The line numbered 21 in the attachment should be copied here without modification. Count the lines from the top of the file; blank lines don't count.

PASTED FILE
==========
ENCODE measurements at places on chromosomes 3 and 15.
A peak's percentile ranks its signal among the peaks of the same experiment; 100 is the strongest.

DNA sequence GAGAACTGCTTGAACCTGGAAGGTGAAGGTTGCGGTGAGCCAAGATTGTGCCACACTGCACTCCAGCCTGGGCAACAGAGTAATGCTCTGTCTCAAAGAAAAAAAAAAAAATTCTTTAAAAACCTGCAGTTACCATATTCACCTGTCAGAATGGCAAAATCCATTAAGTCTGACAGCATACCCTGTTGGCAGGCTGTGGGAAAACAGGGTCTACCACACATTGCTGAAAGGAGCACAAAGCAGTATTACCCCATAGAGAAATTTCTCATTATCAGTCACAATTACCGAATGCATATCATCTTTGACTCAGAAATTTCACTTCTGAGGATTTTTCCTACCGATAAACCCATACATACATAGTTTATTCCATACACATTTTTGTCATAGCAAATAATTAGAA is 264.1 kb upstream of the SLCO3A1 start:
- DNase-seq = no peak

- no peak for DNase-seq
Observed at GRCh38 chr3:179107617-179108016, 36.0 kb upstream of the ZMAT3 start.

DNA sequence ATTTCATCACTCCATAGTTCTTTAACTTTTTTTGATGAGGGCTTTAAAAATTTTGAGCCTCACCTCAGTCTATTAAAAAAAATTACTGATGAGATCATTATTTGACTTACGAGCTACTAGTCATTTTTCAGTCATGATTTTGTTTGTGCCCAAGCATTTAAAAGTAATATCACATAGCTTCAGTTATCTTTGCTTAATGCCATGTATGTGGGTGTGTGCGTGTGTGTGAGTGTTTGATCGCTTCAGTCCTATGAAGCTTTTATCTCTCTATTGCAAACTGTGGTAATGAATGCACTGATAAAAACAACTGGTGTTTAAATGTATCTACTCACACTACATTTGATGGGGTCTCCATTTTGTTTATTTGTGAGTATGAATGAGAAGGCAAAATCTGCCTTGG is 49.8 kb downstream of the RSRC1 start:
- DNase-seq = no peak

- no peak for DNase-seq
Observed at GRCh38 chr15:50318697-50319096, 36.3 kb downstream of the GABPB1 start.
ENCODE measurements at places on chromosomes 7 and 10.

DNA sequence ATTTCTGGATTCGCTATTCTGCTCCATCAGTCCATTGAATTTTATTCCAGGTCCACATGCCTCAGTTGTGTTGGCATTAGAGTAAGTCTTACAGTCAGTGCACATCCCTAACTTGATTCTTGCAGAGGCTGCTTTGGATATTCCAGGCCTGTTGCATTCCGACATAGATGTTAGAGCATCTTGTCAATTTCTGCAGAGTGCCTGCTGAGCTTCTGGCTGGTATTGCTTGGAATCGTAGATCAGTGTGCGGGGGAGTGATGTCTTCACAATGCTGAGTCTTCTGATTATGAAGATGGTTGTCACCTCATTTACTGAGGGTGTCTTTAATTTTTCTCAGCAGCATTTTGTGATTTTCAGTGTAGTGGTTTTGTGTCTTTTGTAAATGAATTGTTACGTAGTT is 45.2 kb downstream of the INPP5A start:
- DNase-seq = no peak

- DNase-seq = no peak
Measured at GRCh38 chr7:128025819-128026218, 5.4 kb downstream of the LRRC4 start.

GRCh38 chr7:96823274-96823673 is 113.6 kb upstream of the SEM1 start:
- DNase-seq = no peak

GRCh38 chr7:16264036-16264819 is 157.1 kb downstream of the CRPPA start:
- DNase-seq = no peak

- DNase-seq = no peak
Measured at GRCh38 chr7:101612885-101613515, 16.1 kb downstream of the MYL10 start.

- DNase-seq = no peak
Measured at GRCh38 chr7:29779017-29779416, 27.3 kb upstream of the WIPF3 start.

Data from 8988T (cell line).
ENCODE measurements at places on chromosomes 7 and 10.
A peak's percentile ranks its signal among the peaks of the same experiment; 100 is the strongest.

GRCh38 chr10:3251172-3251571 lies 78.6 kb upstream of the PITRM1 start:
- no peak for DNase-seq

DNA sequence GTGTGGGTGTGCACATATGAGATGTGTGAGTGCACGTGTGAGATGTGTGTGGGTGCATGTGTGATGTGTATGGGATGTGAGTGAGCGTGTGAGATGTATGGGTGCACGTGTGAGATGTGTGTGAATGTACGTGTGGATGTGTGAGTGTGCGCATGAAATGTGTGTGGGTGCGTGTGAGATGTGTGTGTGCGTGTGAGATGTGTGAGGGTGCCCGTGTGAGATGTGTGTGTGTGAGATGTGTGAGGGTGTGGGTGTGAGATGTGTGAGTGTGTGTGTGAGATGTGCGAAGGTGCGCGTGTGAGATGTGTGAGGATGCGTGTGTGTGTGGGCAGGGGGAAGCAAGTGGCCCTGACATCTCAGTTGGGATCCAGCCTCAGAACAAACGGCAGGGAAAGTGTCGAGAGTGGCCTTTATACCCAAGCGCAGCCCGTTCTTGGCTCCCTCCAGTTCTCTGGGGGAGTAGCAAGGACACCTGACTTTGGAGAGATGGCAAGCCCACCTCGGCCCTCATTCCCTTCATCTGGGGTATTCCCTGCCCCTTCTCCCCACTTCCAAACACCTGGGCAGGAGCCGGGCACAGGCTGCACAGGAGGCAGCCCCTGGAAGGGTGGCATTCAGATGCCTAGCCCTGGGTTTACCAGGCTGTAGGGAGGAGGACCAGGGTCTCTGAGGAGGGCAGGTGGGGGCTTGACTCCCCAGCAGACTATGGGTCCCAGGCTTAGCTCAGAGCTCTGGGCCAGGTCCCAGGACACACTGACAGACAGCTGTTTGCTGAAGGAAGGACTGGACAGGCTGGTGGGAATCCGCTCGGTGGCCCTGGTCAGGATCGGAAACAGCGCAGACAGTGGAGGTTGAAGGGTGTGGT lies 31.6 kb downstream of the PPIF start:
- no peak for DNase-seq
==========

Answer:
Measured at GRCh38 chr7:101612885-101613515, 16.1 kb downstream of the MYL10 start.